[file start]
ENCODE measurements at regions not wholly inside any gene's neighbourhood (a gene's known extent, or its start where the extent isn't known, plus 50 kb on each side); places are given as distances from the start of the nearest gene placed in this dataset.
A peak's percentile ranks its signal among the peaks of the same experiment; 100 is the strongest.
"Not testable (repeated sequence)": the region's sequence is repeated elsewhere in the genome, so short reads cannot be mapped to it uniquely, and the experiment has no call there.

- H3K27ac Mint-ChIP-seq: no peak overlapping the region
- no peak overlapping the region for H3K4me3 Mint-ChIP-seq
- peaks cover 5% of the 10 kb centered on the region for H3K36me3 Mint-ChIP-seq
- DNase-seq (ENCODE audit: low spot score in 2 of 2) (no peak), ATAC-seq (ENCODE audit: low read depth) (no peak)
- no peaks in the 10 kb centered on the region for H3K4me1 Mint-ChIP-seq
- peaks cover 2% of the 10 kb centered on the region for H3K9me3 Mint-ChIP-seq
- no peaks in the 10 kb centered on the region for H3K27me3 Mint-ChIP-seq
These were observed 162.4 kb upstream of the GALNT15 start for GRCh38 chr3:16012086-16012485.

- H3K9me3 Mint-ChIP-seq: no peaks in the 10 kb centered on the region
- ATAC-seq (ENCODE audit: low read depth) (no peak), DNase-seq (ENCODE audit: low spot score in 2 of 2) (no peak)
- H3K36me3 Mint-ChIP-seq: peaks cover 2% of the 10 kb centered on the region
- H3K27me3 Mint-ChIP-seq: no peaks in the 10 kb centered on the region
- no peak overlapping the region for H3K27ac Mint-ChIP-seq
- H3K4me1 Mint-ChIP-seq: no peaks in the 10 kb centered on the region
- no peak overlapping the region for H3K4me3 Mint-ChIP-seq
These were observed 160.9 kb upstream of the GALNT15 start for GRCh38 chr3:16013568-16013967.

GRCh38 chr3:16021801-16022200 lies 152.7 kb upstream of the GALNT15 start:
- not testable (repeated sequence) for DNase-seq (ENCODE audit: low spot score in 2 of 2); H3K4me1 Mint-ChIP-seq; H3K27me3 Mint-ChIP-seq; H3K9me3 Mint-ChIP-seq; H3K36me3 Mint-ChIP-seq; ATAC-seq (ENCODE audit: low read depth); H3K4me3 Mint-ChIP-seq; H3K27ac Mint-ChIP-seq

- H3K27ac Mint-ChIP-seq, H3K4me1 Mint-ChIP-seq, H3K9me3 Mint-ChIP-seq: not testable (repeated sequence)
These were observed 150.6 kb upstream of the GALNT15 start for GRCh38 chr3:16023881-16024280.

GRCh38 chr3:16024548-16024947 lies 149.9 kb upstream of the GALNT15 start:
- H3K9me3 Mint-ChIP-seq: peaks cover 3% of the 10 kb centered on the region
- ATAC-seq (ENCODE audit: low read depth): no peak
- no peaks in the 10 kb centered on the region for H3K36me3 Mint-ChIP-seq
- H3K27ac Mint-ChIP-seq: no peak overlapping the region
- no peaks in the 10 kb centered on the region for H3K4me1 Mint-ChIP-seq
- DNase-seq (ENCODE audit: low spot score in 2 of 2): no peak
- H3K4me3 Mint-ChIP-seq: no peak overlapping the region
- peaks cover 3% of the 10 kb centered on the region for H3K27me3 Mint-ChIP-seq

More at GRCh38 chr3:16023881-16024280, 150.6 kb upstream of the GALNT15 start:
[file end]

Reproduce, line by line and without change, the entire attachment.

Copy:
ENCODE measurements at regions not wholly inside any gene's neighbourhood (a gene's known extent, or its start where the extent isn't known, plus 50 kb on each side); places are given as distances from the start of the nearest gene placed in this dataset.
A peak's percentile ranks its signal among the peaks of the same experiment; 100 is the strongest.
"Not testable (repeated sequence)": the region's sequence is repeated elsewhere in the genome, so short reads cannot be mapped to it uniquely, and the experiment has no call there.

- H3K27ac Mint-ChIP-seq: no peak overlapping the region
- no peak overlapping the region for H3K4me3 Mint-ChIP-seq
- peaks cover 5% of the 10 kb centered on the region for H3K36me3 Mint-ChIP-seq
- DNase-seq (ENCODE audit: low spot score in 2 of 2) (no peak), ATAC-seq (ENCODE audit: low read depth) (no peak)
- no peaks in the 10 kb centered on the region for H3K4me1 Mint-ChIP-seq
- peaks cover 2% of the 10 kb centered on the region for H3K9me3 Mint-ChIP-seq
- no peaks in the 10 kb centered on the region for H3K27me3 Mint-ChIP-seq
These were observed 162.4 kb upstream of the GALNT15 start for GRCh38 chr3:16012086-16012485.

- H3K9me3 Mint-ChIP-seq: no peaks in the 10 kb centered on the region
- ATAC-seq (ENCODE audit: low read depth) (no peak), DNase-seq (ENCODE audit: low spot score in 2 of 2) (no peak)
- H3K36me3 Mint-ChIP-seq: peaks cover 2% of the 10 kb centered on the region
- H3K27me3 Mint-ChIP-seq: no peaks in the 10 kb centered on the region
- no peak overlapping the region for H3K27ac Mint-ChIP-seq
- H3K4me1 Mint-ChIP-seq: no peaks in the 10 kb centered on the region
- no peak overlapping the region for H3K4me3 Mint-ChIP-seq
These were observed 160.9 kb upstream of the GALNT15 start for GRCh38 chr3:16013568-16013967.

GRCh38 chr3:16021801-16022200 lies 152.7 kb upstream of the GALNT15 start:
- not testable (repeated sequence) for DNase-seq (ENCODE audit: low spot score in 2 of 2); H3K4me1 Mint-ChIP-seq; H3K27me3 Mint-ChIP-seq; H3K9me3 Mint-ChIP-seq; H3K36me3 Mint-ChIP-seq; ATAC-seq (ENCODE audit: low read depth); H3K4me3 Mint-ChIP-seq; H3K27ac Mint-ChIP-seq

- H3K27ac Mint-ChIP-seq, H3K4me1 Mint-ChIP-seq, H3K9me3 Mint-ChIP-seq: not testable (repeated sequence)
These were observed 150.6 kb upstream of the GALNT15 start for GRCh38 chr3:16023881-16024280.

GRCh38 chr3:16024548-16024947 lies 149.9 kb upstream of the GALNT15 start:
- H3K9me3 Mint-ChIP-seq: peaks cover 3% of the 10 kb centered on the region
- ATAC-seq (ENCODE audit: low read depth): no peak
- no peaks in the 10 kb centered on the region for H3K36me3 Mint-ChIP-seq
- H3K27ac Mint-ChIP-seq: no peak overlapping the region
- no peaks in the 10 kb centered on the region for H3K4me1 Mint-ChIP-seq
- DNase-seq (ENCODE audit: low spot score in 2 of 2): no peak
- H3K4me3 Mint-ChIP-seq: no peak overlapping the region
- peaks cover 3% of the 10 kb centered on the region for H3K27me3 Mint-ChIP-seq

More at GRCh38 chr3:16023881-16024280, 150.6 kb upstream of the GALNT15 start: